No History, But Charm Nonetheless

A recent trip to Doha reveals a city with little history, but also the revelation that history is not the only aspect of a city's charm.
April 14, 2009, 9am PDT | Nate Berg
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"'You are in the souk ancien,' he said proudly, arms outstretched, and repeated himself: 'Ancien!' It sounded even more ludicrous in French, because Doha's 'old souk,' where we were indeed having dinner, had been rebuilt about five years ago.

This is Doha as I had come to understand it: a place of unrelenting newness, the very embodiment of the new. In the two years since my previous visit, the office towers surrounding the Sheraton Resort and Convention Hotel on the city's West Bay, where I stayed, had practically doubled in number, though the proportion that remained unfinished, roughly half, remained about the same.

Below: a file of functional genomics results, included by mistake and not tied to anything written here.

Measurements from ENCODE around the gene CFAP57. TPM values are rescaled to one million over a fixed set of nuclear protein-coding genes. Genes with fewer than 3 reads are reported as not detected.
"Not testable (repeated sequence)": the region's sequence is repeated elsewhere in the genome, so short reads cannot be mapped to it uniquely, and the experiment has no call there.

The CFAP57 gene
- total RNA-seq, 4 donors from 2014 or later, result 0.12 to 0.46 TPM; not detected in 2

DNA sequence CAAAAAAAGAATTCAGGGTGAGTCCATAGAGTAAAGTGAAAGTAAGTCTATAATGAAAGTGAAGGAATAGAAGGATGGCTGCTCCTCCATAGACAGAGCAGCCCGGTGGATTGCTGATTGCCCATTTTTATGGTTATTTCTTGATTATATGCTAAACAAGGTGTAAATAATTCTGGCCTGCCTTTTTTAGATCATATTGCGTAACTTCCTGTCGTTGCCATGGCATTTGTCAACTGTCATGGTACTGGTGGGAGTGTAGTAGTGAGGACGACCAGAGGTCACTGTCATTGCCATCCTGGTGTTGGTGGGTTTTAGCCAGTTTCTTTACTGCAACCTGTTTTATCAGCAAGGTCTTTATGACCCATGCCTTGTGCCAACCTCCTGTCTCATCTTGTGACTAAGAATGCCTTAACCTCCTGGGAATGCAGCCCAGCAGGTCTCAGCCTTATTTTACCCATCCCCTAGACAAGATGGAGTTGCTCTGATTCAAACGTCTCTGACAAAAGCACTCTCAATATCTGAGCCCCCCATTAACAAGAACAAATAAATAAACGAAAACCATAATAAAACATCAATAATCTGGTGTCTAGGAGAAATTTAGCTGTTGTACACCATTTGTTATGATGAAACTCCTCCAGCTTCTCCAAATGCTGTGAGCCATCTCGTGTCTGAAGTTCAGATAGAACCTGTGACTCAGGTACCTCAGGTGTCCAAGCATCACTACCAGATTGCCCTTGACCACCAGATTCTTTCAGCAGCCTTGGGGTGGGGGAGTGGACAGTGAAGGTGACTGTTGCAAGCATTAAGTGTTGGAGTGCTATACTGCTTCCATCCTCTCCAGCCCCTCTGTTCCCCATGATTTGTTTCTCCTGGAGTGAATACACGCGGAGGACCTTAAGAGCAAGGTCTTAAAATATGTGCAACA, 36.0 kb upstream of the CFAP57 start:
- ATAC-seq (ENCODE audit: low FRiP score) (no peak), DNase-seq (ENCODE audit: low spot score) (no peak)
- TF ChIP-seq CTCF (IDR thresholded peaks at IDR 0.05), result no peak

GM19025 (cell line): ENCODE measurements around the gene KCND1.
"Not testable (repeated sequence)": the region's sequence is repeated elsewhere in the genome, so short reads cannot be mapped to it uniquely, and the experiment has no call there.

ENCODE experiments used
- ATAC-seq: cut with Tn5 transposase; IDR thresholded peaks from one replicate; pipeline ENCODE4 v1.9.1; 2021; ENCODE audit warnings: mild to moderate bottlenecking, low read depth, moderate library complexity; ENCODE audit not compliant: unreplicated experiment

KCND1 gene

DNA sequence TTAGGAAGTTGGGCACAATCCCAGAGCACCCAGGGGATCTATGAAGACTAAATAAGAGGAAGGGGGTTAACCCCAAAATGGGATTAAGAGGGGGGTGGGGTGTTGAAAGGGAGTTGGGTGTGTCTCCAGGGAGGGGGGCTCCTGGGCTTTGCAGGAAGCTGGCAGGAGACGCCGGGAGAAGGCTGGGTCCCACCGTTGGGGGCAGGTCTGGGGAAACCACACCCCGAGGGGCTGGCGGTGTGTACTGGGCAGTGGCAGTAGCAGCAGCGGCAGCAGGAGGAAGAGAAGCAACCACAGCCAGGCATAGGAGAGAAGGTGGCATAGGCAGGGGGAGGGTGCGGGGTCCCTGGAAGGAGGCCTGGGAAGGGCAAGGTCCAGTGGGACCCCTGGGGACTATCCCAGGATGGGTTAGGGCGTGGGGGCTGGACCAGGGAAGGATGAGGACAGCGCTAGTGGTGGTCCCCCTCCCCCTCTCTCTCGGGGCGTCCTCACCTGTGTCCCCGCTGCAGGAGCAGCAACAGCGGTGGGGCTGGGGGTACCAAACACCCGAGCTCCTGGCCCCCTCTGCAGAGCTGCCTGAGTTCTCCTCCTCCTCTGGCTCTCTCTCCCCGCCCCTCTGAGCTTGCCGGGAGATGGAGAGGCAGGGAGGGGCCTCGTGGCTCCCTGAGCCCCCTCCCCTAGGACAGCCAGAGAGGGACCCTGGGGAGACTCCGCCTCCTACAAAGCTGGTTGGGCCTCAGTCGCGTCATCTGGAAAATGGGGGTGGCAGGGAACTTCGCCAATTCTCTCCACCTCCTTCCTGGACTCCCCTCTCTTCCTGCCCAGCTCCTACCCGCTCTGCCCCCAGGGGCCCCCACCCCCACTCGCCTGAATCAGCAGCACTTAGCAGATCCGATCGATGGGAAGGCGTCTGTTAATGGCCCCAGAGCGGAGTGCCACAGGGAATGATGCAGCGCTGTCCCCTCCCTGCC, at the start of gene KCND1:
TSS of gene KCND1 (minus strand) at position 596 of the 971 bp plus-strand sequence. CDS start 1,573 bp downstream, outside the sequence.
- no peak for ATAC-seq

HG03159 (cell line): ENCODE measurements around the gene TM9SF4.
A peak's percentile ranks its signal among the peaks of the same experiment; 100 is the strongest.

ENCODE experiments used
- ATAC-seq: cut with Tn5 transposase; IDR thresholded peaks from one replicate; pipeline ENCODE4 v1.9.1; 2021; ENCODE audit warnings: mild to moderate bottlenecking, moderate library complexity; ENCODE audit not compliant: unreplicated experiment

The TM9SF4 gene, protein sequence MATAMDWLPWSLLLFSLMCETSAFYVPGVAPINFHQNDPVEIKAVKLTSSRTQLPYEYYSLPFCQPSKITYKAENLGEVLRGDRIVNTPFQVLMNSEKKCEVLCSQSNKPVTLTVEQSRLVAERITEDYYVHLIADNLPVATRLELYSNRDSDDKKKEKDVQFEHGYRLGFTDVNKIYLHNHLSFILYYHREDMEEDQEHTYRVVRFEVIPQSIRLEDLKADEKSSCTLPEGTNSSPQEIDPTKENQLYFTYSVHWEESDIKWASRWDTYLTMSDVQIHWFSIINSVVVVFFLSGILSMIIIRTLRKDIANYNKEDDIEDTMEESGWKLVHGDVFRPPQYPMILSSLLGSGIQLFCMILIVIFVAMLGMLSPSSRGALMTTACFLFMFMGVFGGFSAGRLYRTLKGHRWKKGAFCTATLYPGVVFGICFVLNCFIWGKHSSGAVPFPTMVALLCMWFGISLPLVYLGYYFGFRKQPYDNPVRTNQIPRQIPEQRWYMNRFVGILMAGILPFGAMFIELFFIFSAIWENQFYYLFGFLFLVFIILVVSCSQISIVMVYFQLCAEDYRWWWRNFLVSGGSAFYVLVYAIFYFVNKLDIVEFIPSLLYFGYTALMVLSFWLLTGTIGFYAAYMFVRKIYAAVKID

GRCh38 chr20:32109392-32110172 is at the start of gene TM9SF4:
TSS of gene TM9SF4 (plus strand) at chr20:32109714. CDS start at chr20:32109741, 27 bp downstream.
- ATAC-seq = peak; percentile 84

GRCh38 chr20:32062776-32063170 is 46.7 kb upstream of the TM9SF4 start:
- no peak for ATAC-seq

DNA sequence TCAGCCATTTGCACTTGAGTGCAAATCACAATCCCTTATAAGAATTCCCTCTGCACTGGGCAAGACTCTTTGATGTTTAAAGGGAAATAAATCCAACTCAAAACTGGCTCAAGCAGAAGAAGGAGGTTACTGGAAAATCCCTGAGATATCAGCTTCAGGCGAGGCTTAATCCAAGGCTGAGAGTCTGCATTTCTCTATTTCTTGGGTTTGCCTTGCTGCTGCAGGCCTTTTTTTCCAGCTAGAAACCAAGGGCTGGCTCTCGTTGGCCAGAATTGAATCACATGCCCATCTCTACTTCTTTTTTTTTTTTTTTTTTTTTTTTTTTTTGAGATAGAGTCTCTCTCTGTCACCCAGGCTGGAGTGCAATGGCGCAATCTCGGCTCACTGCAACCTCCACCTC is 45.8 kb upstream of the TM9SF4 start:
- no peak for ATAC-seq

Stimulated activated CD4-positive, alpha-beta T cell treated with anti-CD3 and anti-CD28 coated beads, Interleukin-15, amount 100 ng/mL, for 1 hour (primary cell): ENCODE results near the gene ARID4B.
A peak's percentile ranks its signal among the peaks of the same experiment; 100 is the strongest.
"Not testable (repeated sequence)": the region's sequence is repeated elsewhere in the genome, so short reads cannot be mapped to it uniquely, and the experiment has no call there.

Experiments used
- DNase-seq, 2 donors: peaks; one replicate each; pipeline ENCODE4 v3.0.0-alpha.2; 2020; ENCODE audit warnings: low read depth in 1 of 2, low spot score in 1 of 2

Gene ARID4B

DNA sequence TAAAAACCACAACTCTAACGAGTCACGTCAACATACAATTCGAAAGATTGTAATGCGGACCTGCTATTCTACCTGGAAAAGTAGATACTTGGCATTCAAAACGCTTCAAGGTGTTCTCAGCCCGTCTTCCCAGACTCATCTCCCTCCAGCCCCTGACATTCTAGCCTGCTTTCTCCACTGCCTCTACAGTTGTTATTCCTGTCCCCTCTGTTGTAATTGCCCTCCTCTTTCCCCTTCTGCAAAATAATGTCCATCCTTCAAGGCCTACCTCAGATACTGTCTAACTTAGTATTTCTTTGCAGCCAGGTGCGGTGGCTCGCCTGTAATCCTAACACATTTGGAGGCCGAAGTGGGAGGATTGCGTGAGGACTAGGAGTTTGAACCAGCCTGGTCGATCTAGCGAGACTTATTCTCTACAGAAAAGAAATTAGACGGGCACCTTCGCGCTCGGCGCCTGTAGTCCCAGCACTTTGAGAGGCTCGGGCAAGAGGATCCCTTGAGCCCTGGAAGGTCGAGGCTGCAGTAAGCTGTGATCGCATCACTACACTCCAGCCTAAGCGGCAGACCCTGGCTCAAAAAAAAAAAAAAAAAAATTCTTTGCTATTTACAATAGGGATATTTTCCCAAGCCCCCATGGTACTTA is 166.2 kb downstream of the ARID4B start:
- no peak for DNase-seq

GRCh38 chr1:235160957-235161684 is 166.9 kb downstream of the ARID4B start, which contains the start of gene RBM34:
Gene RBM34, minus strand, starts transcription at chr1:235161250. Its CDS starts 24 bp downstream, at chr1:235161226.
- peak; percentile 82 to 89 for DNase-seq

This is the standard knock on a place like Doha. It is a city that grows without changing its character – or, more precisely and less charitably, without acquiring any. Roads are built on top of desert, then named after whatever landmarks are nearby: Airport Intersection is the turn into the airport, Television Circle is the roundabout outside Al Jazeera's offices. At the Doha Golf Club, there are 10,000 cacti, every last one imported from Arizona."

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Published on Monday, April 13, 2009 in The National
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